When the Apple TV
first came out in March 2007, I thought it sounded pretty good, but I wasn’t convinced it would be a worthwhile addition to my home entertainment setup. In other words, I played with one that I borrowed from the office, but wasn’t moved enough to plunk down my own money to buy one.
Things changed two weeks ago, when Steve Jobs took the stage at Macworld Expo and announced a forthcoming software update and a $70 price drop for the Apple TV. The new software (free for all Apple TV owners and expected as soon as this week) promises to remove the biggest drawback of the product—its reliance on your computer for getting media on the box.
added support for streaming YouTube videos last June, cutting the Mac-to-Apple TV cord entirely and letting users purchase and download content from the iTunes Store directly makes the set-top box the kind of product it should have been all along (as Apple’s lackluster Apple TV sales suggest).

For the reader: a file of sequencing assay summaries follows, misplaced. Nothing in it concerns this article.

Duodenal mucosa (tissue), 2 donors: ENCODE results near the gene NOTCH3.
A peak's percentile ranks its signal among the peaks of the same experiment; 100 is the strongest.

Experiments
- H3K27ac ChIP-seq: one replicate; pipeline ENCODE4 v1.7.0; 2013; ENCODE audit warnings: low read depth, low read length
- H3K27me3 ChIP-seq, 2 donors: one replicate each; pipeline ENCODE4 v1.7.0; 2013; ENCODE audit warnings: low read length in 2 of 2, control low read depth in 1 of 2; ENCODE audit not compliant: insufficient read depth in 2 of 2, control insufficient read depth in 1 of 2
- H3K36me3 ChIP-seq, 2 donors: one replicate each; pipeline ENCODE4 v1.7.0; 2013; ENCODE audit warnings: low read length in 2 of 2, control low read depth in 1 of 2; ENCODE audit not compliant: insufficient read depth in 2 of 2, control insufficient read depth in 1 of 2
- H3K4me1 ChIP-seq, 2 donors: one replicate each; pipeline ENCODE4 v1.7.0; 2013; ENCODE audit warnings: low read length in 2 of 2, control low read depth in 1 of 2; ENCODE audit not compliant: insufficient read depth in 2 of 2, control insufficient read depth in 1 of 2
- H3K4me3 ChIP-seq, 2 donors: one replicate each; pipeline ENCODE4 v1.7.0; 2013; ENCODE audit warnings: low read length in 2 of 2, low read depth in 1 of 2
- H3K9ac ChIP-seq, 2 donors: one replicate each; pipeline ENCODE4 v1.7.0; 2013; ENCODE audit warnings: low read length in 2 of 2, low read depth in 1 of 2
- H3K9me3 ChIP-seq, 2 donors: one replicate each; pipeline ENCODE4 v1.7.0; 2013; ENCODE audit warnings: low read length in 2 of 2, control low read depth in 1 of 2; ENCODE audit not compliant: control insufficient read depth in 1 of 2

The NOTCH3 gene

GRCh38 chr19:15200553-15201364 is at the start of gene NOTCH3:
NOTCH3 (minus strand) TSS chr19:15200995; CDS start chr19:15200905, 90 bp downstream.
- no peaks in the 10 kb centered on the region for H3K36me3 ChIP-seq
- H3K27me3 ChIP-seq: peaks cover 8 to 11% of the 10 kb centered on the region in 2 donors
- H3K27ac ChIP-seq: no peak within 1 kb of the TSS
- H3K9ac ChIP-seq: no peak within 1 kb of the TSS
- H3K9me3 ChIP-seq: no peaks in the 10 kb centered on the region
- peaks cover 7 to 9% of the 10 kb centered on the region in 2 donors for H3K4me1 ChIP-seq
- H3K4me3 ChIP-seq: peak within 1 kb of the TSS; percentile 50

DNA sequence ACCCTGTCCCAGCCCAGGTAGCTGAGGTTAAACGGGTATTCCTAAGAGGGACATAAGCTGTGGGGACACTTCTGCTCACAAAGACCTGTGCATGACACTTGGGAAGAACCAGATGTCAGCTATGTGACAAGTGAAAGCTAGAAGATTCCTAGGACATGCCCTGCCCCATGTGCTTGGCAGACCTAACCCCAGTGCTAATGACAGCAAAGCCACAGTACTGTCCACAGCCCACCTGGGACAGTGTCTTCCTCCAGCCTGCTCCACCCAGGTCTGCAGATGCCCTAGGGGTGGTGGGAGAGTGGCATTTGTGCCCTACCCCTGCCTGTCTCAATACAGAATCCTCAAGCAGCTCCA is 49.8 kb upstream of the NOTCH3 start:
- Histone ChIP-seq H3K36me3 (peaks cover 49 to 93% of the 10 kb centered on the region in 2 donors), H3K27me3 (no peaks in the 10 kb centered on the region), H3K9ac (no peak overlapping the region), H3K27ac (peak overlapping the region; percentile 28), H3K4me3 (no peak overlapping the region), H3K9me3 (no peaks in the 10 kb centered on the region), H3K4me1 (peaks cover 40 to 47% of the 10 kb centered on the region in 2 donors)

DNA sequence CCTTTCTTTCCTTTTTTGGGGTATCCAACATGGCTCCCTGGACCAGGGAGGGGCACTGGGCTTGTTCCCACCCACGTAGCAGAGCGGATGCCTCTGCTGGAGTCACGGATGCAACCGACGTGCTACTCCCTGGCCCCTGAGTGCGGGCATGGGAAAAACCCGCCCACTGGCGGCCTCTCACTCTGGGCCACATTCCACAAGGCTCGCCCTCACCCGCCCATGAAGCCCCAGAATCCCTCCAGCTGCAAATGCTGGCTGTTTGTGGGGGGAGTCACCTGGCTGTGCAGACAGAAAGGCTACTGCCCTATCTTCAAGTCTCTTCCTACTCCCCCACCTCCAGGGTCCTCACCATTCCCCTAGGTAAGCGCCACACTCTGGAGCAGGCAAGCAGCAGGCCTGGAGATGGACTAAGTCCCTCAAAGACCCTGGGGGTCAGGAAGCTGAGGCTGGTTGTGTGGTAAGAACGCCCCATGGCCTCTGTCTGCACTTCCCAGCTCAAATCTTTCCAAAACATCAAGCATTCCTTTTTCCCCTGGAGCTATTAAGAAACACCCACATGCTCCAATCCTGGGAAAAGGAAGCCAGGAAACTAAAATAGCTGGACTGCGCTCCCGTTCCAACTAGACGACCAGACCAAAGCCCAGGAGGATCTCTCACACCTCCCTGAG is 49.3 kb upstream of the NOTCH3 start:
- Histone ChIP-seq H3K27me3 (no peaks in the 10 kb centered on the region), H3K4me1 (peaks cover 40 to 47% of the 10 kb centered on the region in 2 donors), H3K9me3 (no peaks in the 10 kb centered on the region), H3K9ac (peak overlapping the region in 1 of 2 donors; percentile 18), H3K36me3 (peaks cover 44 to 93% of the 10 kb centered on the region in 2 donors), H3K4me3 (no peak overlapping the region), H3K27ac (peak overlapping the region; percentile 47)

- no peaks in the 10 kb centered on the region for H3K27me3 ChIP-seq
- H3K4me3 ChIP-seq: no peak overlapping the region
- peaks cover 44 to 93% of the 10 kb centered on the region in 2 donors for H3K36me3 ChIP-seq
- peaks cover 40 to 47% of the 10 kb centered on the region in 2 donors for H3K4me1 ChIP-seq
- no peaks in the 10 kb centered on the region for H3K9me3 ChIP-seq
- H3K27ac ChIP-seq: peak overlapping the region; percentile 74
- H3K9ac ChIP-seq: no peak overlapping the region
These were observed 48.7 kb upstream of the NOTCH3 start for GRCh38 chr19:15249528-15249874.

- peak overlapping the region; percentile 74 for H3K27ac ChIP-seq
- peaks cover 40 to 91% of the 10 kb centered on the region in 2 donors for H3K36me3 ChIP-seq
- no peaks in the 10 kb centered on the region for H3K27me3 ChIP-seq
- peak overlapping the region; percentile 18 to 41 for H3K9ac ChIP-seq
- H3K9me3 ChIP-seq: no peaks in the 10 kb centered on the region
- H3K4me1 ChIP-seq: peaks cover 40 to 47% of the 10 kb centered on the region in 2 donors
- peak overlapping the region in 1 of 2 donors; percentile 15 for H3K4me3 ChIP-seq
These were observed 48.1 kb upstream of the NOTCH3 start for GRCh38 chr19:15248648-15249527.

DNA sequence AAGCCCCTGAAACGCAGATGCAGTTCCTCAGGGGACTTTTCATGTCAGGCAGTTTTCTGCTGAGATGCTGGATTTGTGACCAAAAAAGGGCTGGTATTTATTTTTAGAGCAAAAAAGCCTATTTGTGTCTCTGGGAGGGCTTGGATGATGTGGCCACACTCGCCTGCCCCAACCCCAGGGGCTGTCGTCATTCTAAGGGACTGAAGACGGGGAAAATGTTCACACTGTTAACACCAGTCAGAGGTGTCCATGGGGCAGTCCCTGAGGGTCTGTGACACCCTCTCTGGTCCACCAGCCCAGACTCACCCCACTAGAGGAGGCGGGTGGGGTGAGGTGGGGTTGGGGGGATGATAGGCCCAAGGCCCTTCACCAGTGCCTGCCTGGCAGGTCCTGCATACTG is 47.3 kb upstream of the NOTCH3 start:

The other piece of the puzzle, of course, is iTunes Movie Rentals, Apple’s concession to the fact that most people don’t want to spend upwards of $10 on a downloaded movie they’ll likely only watch once. The combination of reasonably-priced movie rentals and the updated Apple TV puts Apple in a good position in the video-on-demand game.
And oh yeah, did I mention the $70 price drop?
So after the keynote, I paid my $229 for a 40GB Apple TV. I set it up this weekend, and I’ve already begun enjoying it, watching movies that I’ve ripped from DVDs I already own. I expect the enjoyment to increase any day now, when the software update arrives, and the Apple TV takes a giant leap forward to become the type of product I was hoping for a year ago.